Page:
Some thoughts on Version Control

While coding for quite a long time now, it is very natural for me to use Version Control systems every day. I must say that I did quite catch the hype on git and wanted to try it right away. Although I do not come from the ruby world and am more a PHP guy, I gave git a go.

Making my first repository on github an commiting some changes was really easy, no hassle and really fast response times. Whend looking at the subversion timeline it takes me almost 10-15 sec before I can see any result, when using git, even cloning is faster than that.

So I decided to use git for some small projects on my own, locally on my OS X box and shared public on github. I was fascinated by the easy branching and merging, something I always missed when using subversion, cause branching in subversion is like driving a car from the 60’s.

It works, but you never know when it will break. Only one thing is for sure … it WILL break ;).

But one thing were git loses its natural strength is when it should do what it was supposed to do, Distributed Version Control. I would have never thought that it could be so hard to maintain a git repository between two persons working on one codebase. I was working with a windows guy, and we had really some big troubles with the line endings. It took us nearly 10 commits, till the line-breaks were all set to LF.

Depending on how many persons will work on your repo, you will never fully get rid of em, and the worst of all are the ‘diffs’ you see in your

git log

Cause it is the whole file twice, really annoying.

But nevertheless, once you finally got it working it always produced trouble, when doing a push or a pull, cause the merges always ended in a disaster, as git’s merge strategy sometimes just had overwritten some fresh changes, or just aborted and then refused to continue.

Since this did not work out, but I wouldn’t wanna lose the really good merge feature, I tried git-svn. But just the first start was just a shot in the knee, here is what I did:

I cloned the SVN repo from remote, and git automatically fetched all SVN branches correctly and pulled them to local lightweight branches, so easy switching was possible.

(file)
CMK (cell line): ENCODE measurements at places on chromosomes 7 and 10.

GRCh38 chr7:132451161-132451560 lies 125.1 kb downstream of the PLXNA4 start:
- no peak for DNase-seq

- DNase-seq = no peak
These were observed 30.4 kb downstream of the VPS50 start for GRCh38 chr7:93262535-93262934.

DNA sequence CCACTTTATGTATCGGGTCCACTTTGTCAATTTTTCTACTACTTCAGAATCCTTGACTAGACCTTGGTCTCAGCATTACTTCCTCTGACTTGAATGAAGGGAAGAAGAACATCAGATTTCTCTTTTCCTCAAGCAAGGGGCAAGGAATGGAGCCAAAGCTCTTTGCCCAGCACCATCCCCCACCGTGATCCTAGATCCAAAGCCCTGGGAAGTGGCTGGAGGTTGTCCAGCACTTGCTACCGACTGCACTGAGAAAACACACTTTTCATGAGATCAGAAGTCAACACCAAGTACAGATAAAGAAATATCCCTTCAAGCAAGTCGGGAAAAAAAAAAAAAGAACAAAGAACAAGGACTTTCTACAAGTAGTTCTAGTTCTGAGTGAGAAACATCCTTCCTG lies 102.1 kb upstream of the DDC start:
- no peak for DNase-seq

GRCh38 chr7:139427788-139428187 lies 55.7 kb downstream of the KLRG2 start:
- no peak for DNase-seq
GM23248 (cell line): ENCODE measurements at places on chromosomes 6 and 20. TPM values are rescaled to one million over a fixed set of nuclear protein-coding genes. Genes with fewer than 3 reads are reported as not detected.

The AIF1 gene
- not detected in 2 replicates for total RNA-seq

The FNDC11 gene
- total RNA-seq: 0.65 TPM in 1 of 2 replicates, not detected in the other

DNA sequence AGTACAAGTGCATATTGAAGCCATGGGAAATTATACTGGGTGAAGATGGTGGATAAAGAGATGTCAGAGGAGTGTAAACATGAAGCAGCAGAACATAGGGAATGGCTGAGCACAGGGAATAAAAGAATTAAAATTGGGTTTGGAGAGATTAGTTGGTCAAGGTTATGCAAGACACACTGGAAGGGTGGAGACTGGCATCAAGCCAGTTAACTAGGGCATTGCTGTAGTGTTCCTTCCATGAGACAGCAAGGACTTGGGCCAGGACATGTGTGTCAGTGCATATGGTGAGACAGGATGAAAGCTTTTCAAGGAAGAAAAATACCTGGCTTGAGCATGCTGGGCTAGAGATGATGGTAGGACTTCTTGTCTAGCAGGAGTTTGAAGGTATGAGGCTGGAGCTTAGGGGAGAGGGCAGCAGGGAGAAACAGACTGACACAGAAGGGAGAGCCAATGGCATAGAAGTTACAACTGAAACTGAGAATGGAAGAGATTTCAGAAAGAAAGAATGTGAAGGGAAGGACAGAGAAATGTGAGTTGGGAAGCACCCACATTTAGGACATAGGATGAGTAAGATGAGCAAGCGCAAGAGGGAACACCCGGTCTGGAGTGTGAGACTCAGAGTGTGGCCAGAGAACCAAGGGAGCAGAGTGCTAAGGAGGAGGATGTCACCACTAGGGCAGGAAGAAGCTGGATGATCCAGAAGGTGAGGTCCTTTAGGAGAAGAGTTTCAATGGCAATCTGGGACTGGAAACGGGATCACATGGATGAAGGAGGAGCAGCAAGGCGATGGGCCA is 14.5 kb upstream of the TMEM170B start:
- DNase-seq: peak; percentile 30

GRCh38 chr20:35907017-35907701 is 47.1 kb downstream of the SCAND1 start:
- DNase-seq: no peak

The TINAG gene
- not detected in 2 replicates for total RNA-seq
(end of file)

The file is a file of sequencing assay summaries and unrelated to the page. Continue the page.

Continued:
Directly after cloning the repository, git complained, that there were some CRLF errors. Ok no worrries, just one:

git commit -a -m "Fixes the CRLF to LF" And you’re good. Then my buddy commited some stuff, and I wanted to pull the changes, so I typed:

git svn rebase
First, rewinding head to replay your work on top of it...

Ahh thank you git, you recognized I had changes (the LF stuff) in my file that had not been in the remote-master

Falling back to patching base and 3-way merge... error: Your local changes to 'public/js/form/jquery.validationEngine.1.6.2.js' would be overwritten by merge. Aborting. Please, commit your changes or stash them before you can merge. Failed to merge in the changes. Hooo, quite an error here, ok he aborted the merge, what to do now?

Actually I do not even understand why this problem occurs, cause my repo was rewinded, but anyway, lets have look on the file, cause there are supposingly some merge markers in it and I will just resolve the conflict …

mate public/js/form/jquery.validationEngine.1.6.2.jsHmm, no merge markers here, so I will follow git’s advice

Please, commit your changes or stash them before you can merge. When you have resolved this problem run "git rebase --continue". If you would prefer to skip this patch, instead run "git rebase --skip". To restore the original branch and stop rebasing run "git rebase --abort". So what I do is:

git commit -a -m "Added the merge" git rebase --continueAnd what I get is:

No changes - did you forget to use 'git add'?What? Ok, I give it a go

git add .And what I get is just a newline

\nOk, I tried some more commands but didn’t get the solution, so I recloned the repo and made:

git svn dcommitdirectly after fixing the LF thing, but then other errors occured when maing my next commit. Believe this could on for ages … I tried it back and forth, and I am 100% sure there is a solution to all of these problems, but what is the price I have to pay for this? Some git commands are so abnormal, I just can’t quite remember and end up in beeing a man-page reader instead of a coder.

Working with git makes me very unproductive and gives me headaches, so I finally surrendered and switched back to SVN. Just one note here, do not even think of using git-svn, it is even worse than git alone when you are working with more than one person.

When I heard the talk of Linus Torvalds on Google, he always stated that you should use the best tool for the job. And quite frankly Torvalds, this cant seriously be the best tool for the job.

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